Zero Water sent me their 10 cup pitcher so I could find out for myself how well my tap water stacks up.
The pitcher came with a TDS Tester, which is a really cool little gadget that basically tells you how much "stuff" is floating around in your water. (Specifically parts per million of detectable dissolved solids.) When I tested my tap water I got a reading of 95 ppm. That's not too bad. Most tap water in the United States falls in the range of 51-200 ppm.
I also tested the filtered water from my freezer door. And I have a confession to make. I'm not sure when I last changed my filter. And it shows. A reading of 91 ppm. That's only a tiny bit better than my regular tap water.
I happened to find a bottle of water in my fridge and thought why not? And there's good news. My bottled water only had a reading of 2 ppm. That's great! Except...it's bottled water. I'm pretty anti-bottled water. (As a matter of fact, I only drink it when I'm at an event and it's the only choice.) I hate the thought of all of the waste from plastic, the space it takes in landfills, the carbon footprint of just producing the bottles. No thanks.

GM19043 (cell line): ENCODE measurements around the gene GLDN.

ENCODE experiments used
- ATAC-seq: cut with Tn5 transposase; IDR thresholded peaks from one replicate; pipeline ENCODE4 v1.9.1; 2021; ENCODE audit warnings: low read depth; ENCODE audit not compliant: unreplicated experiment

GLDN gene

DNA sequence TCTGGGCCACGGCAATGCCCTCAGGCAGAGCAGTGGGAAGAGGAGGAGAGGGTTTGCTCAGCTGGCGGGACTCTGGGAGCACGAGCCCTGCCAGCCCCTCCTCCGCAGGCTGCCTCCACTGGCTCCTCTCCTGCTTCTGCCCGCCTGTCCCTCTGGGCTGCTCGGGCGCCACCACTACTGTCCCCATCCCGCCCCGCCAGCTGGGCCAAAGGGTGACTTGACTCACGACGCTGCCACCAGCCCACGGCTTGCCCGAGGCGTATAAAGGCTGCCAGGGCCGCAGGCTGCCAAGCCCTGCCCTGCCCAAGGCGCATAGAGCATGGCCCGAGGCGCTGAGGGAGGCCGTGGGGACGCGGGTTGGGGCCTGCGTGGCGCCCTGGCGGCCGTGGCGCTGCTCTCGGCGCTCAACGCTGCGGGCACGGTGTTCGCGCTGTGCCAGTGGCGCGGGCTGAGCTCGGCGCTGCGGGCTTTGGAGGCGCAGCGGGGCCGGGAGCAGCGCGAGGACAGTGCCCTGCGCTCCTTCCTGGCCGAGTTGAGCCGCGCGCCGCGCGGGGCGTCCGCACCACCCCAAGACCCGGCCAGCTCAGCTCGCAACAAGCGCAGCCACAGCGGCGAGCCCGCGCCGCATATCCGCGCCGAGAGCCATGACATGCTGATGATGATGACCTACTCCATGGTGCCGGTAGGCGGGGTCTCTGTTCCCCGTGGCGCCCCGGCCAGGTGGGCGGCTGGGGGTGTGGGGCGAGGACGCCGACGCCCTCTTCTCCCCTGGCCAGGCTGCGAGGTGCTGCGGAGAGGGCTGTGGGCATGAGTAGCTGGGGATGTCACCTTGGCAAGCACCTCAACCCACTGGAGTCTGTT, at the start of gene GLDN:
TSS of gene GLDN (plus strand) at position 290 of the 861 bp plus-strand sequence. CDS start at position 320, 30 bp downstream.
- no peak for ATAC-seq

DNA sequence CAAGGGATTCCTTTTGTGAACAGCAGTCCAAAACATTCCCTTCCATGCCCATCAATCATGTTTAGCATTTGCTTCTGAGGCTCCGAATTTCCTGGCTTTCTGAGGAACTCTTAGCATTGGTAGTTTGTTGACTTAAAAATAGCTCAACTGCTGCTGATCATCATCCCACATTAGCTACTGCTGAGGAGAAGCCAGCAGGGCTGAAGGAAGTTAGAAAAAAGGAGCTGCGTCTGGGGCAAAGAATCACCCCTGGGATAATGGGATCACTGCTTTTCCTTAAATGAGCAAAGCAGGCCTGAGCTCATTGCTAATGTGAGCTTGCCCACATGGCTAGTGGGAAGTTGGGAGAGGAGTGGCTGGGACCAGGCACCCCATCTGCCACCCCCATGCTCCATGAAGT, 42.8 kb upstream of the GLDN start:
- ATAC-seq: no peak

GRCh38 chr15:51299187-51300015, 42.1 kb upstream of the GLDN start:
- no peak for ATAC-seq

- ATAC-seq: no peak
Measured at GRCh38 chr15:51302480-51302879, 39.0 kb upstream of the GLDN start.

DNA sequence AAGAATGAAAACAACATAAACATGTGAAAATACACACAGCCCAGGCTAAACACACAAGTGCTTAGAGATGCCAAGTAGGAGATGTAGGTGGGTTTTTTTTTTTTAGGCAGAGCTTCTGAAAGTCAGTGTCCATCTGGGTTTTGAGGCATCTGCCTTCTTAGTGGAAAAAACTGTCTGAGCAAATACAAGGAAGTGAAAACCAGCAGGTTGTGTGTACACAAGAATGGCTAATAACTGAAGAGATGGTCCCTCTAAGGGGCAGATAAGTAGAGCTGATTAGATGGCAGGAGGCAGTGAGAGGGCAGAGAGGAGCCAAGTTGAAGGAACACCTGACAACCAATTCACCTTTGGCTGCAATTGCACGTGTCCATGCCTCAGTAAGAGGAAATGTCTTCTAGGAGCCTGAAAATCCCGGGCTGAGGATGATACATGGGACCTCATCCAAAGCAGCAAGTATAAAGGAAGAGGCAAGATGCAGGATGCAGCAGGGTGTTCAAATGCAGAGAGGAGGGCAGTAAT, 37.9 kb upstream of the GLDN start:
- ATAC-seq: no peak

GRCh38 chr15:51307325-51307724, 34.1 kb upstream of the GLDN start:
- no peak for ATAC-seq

And that's where the Zero Water pitcher comes in. Water from my new pitcher read at 0 ppm. 95ppm is starting to seem kind of icky...
The life of the filter varies based on how dirty the water is that you are filtering. The average household should get 25 to 40 gallons of filtered water from one filter. The average price of one filter is around $15. That means in most cases your water will be $.60 or less per gallon. (Not to mention no lugging around heavy bottles!)
The pitcher is available online and in stores. (Get $15 off online with code blog15!) Or you can win one here: just complete the easy Rafflecopter entry below. Good luck!
Zero Water provided me with a pitcher and sponsored this giveaway. All opinions and photographs are my own.
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